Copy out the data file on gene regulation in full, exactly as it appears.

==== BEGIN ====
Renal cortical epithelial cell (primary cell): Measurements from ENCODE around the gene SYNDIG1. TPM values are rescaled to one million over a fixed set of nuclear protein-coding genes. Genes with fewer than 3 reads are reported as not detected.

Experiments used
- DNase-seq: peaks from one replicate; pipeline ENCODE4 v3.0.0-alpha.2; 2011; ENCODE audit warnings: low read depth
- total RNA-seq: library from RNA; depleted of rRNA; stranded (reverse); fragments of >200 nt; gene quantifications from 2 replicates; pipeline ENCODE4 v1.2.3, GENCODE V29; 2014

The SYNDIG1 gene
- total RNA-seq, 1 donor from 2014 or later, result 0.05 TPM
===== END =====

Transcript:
Renal cortical epithelial cell (primary cell): Measurements from ENCODE around the gene SYNDIG1. TPM values are rescaled to one million over a fixed set of nuclear protein-coding genes. Genes with fewer than 3 reads are reported as not detected.

Experiments used
- DNase-seq: peaks from one replicate; pipeline ENCODE4 v3.0.0-alpha.2; 2011; ENCODE audit warnings: low read depth
- total RNA-seq: library from RNA; depleted of rRNA; stranded (reverse); fragments of >200 nt; gene quantifications from 2 replicates; pipeline ENCODE4 v1.2.3, GENCODE V29; 2014

The SYNDIG1 gene
- total RNA-seq, 1 donor from 2014 or later, result 0.05 TPM